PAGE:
Giving Feedback For #Careerlions
So last week I wrote about handling feedback like a #careerlion pro. This week I will share with you my research and perspective on giving feedback. Understanding how to handle feedback yourself is probably the first step into upping your feedback skills, but there is way more too it. There are fine lines between honestly and alienating. While nobody likes giving negatives feedback, everyone in the end actually wants to hear it. Continue reading if you want to improve your feedback giving skills.
Manage Nonverbal Cues
One of the things to pay attention to when giving feedback are nonverbal cues. These are common cues for you to look out for:
- Facial expression is one of the nonverbal cues to address. You want to go for a smile that shows goodwill and warmth when you are giving feedback, in order to create a positive environment. If you want to have some more insights into smiling, then click here.
- Making eye contact is important in order to really create a connection. Remember the eyes are the gateway to someone’s soul. That and food of course, but that is another matter.
- Match your voice with your feedback, as it is much more revealing about your feelings than the actual words you are saying. Think for instance of those times you ask someone if they are okay and you get “nothing” while they clearly sound upset.
- Body language is of great importance in your communication and thus crucial when giving your feedback. An open posture will get your point across much better, focussing on uncrossed arms, smiles, nods and positively reassuring the other with small sounds. Check out our previous article on body language here if you want to know more.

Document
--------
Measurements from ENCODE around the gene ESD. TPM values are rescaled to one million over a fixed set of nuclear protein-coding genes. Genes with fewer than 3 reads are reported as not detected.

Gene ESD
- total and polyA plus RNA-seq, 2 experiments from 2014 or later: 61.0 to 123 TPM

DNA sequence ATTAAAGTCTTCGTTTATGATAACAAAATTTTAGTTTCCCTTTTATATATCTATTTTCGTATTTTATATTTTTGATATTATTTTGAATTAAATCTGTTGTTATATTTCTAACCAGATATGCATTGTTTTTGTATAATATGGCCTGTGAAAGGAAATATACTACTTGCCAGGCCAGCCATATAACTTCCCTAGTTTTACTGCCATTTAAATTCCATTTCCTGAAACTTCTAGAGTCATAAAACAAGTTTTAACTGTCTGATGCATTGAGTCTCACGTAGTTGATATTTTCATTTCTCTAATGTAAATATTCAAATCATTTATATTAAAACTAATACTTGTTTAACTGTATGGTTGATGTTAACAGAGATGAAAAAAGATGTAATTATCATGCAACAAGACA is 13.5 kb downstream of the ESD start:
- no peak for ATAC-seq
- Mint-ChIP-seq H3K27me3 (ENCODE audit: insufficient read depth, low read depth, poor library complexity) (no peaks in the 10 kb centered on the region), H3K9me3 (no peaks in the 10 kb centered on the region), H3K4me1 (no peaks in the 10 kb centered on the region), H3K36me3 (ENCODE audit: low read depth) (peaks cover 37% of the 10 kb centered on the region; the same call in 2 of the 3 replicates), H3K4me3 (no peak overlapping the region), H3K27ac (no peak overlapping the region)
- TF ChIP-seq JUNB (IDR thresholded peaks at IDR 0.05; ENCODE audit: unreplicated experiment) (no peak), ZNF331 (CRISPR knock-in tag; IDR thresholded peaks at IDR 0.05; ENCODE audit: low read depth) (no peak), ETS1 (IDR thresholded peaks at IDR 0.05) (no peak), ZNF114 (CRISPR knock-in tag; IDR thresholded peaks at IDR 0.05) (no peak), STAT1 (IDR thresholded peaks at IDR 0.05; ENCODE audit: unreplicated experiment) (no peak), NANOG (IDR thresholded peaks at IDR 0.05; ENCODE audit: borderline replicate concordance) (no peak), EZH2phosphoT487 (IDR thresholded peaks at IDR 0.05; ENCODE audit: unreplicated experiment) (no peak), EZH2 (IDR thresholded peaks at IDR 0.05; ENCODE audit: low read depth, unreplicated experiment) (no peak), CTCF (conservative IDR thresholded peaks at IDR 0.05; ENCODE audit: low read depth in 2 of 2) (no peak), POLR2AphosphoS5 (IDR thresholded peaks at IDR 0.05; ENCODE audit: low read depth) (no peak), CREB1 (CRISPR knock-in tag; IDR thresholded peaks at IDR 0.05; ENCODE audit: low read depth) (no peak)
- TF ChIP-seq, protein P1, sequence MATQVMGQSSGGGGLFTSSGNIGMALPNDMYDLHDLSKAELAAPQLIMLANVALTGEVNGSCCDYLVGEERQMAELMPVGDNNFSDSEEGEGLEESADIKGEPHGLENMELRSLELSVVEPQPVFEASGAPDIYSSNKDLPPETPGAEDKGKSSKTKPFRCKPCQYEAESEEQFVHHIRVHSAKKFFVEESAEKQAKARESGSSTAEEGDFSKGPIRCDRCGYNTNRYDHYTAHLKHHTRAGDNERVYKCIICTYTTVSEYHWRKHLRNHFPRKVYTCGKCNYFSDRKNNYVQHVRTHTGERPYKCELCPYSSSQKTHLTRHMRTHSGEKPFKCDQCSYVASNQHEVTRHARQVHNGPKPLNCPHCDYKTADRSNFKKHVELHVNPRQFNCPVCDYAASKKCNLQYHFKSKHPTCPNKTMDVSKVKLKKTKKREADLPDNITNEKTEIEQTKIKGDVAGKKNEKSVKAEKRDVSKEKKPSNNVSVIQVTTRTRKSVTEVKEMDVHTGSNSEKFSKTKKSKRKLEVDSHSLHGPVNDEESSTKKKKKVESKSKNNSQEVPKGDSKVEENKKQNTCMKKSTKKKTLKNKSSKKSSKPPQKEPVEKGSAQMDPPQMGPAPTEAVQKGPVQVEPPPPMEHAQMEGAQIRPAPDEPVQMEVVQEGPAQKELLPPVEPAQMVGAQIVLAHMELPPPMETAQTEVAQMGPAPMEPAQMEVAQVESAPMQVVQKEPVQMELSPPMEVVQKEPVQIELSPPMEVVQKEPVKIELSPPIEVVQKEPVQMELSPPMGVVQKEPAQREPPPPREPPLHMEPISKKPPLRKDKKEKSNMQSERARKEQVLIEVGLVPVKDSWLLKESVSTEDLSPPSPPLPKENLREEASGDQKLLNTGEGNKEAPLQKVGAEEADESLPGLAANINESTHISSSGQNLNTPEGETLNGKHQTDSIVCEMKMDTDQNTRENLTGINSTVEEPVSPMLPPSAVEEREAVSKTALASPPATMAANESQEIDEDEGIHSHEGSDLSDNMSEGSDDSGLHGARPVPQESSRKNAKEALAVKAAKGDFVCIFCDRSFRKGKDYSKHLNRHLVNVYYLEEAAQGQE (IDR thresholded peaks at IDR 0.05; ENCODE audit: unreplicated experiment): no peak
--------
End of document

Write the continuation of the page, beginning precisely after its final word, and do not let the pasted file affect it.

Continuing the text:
Give feedback when you are feeling calm to make your interlocutor feel more comfortable. This can be achieved by doing dome breathing exercises beforehand, getting in some long deep breaths. If you are upset with someone and want to give feedback to mitigate these types of situations in the future, then the best time to do would be when you have officially cooled off. You want to be rational when you are giving feedback much rather than emotional, ensuring that things will not escalate.
Make sure you give feedback when all parties are fully present. We all know that our minds have a way of wandering off, but this will make your interlocutor less likely to hear and respond to your feedback skillfully. They will less likely understand where you are coming from. On the other hand, it will not make you understand their reactions to your feedback either. Therefore, make sure to eliminate distractions. Laptops and phones on the table are the worst and as well as a busy meeting location. Notifications will make all parties lose track of what you were discussing. If someone has one of those smart watches, you might want to ask them to take them off or silence them. No idea how they work, but they distract me even though I am not the one wearing one. While busy meeting locations are great fun to observe others, one of my guilty pleasures obviously, they make for great distractions when you start obsessing about details completely unrelated to the topic at hand. I mean, did she really just have green hair? Did you see the way that guy walks? Was that the cutest dog in the world? There could be endless of options to obsess over basically.